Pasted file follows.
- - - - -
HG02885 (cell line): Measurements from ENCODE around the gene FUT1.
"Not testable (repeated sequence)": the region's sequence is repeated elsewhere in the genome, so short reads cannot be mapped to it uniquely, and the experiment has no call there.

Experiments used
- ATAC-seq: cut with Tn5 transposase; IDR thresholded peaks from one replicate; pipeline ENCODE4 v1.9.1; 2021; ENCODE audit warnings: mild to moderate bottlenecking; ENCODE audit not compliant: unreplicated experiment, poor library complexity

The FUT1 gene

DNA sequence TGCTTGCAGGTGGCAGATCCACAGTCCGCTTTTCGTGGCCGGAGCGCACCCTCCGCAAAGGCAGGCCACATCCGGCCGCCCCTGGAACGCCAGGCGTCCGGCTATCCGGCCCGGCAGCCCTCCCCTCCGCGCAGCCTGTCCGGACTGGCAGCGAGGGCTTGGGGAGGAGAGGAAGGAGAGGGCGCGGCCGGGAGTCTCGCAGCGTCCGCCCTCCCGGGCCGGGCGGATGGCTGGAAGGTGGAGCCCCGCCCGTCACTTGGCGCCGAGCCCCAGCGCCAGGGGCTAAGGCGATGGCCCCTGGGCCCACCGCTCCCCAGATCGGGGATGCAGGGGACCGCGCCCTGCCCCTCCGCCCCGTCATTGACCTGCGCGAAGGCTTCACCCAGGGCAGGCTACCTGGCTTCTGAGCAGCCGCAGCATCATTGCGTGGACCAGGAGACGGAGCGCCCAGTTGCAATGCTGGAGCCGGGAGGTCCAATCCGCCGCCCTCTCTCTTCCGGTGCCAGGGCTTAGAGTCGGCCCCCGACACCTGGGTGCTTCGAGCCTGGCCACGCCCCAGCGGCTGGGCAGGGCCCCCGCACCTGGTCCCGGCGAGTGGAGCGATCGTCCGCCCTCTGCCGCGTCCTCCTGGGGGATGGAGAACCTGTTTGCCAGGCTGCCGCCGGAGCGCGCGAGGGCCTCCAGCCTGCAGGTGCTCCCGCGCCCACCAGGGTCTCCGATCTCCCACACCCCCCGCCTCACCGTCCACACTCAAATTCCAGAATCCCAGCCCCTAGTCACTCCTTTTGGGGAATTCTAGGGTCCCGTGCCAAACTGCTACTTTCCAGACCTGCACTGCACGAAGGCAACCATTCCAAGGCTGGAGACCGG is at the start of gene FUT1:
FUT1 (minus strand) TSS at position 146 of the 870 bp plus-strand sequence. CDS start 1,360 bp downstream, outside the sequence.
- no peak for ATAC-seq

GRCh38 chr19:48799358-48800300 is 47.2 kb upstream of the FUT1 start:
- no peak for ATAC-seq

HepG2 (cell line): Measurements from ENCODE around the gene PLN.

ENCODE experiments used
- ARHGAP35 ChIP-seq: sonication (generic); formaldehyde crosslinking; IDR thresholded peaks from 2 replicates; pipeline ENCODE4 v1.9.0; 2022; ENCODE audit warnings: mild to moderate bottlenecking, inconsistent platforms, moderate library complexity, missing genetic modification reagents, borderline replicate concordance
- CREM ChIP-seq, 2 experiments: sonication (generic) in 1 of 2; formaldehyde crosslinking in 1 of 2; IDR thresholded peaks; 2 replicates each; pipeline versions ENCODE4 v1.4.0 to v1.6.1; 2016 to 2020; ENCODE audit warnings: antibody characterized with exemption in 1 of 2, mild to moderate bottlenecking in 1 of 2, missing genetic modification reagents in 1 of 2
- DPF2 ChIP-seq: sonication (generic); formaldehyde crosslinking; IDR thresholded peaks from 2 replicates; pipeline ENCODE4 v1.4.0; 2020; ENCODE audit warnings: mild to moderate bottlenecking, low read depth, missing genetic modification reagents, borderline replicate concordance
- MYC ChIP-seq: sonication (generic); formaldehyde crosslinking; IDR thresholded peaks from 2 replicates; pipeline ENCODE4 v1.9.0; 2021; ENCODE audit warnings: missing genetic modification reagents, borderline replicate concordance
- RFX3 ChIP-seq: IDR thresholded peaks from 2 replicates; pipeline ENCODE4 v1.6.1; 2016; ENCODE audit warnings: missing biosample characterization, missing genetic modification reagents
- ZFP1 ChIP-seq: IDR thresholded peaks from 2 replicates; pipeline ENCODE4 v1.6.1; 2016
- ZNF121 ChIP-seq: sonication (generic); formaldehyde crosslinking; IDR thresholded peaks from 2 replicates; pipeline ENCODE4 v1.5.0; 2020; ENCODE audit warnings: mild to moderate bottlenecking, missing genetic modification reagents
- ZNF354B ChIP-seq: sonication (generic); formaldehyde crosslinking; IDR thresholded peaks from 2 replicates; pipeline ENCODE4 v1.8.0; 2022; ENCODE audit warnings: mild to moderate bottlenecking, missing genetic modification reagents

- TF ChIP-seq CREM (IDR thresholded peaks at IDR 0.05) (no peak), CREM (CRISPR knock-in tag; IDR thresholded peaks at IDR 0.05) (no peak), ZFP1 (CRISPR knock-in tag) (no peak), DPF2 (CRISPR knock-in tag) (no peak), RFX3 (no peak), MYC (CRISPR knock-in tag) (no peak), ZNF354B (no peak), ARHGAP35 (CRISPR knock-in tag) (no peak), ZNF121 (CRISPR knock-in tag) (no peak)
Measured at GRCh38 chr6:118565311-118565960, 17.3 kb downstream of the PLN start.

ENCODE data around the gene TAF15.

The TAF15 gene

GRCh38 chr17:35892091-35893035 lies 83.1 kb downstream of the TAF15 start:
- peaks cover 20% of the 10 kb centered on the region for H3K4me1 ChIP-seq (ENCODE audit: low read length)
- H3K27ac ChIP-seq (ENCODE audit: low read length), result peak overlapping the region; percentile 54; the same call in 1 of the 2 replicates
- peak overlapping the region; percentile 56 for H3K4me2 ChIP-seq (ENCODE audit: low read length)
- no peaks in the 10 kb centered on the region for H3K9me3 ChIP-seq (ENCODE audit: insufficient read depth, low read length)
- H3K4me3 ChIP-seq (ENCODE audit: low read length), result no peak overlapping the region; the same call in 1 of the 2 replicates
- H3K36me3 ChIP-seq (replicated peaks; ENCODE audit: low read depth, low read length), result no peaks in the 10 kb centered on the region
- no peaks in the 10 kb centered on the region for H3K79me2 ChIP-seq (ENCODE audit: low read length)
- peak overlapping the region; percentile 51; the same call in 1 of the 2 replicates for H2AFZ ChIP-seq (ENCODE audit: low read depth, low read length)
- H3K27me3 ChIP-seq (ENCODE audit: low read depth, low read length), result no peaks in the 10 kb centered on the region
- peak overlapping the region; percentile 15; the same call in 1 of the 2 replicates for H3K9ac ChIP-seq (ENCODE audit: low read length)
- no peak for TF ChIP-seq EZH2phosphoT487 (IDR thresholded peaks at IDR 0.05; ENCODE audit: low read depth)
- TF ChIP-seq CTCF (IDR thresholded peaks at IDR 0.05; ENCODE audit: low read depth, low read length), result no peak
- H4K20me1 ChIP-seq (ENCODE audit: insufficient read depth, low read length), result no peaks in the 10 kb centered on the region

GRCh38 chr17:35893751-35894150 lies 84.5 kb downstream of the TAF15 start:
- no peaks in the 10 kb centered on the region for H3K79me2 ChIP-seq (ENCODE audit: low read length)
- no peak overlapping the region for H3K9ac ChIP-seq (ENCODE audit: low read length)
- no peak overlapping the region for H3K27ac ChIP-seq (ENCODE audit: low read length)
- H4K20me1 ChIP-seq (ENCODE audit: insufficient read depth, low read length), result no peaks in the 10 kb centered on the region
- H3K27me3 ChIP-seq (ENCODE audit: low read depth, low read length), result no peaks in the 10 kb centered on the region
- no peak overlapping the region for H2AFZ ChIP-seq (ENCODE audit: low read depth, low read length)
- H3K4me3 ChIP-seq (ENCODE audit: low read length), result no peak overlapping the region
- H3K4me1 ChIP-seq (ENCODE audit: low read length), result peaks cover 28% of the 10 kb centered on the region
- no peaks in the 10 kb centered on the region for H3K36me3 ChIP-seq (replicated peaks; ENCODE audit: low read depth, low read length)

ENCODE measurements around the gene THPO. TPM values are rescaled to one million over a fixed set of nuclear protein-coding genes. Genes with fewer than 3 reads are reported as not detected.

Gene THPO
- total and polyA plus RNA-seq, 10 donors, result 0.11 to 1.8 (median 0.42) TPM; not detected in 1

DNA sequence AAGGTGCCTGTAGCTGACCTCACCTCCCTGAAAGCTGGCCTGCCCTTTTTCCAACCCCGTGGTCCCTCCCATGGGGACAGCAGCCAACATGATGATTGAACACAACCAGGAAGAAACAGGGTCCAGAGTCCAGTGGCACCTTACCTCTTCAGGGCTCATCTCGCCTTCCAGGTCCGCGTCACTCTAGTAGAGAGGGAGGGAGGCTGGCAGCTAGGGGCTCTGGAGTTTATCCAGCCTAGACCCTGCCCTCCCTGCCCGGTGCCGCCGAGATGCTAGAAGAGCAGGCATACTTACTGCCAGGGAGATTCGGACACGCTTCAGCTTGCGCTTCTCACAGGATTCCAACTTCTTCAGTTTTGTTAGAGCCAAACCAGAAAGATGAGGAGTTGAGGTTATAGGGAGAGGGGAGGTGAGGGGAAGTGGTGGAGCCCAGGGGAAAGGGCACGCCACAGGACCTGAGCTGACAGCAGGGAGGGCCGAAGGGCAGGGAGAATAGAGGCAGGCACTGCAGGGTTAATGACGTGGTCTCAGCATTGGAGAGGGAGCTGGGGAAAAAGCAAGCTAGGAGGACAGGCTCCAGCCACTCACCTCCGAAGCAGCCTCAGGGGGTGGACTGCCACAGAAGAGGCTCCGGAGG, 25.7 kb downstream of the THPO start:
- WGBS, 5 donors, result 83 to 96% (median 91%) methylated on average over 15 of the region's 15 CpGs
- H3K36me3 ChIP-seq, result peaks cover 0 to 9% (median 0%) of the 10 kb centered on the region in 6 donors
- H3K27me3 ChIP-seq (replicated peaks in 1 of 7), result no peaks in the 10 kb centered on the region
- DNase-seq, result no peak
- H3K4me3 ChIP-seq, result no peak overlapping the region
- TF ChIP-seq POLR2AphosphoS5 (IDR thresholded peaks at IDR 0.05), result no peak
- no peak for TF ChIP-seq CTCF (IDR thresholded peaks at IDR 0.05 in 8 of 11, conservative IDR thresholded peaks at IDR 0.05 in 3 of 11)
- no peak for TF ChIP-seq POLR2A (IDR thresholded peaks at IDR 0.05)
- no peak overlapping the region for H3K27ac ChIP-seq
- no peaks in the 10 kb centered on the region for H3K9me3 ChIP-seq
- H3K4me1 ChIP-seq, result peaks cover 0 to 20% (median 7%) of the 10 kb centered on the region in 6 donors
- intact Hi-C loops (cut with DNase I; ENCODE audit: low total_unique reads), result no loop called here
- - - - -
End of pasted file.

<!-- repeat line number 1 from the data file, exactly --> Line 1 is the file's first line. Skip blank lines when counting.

HG02885 (cell line): Measurements from ENCODE around the gene FUT1.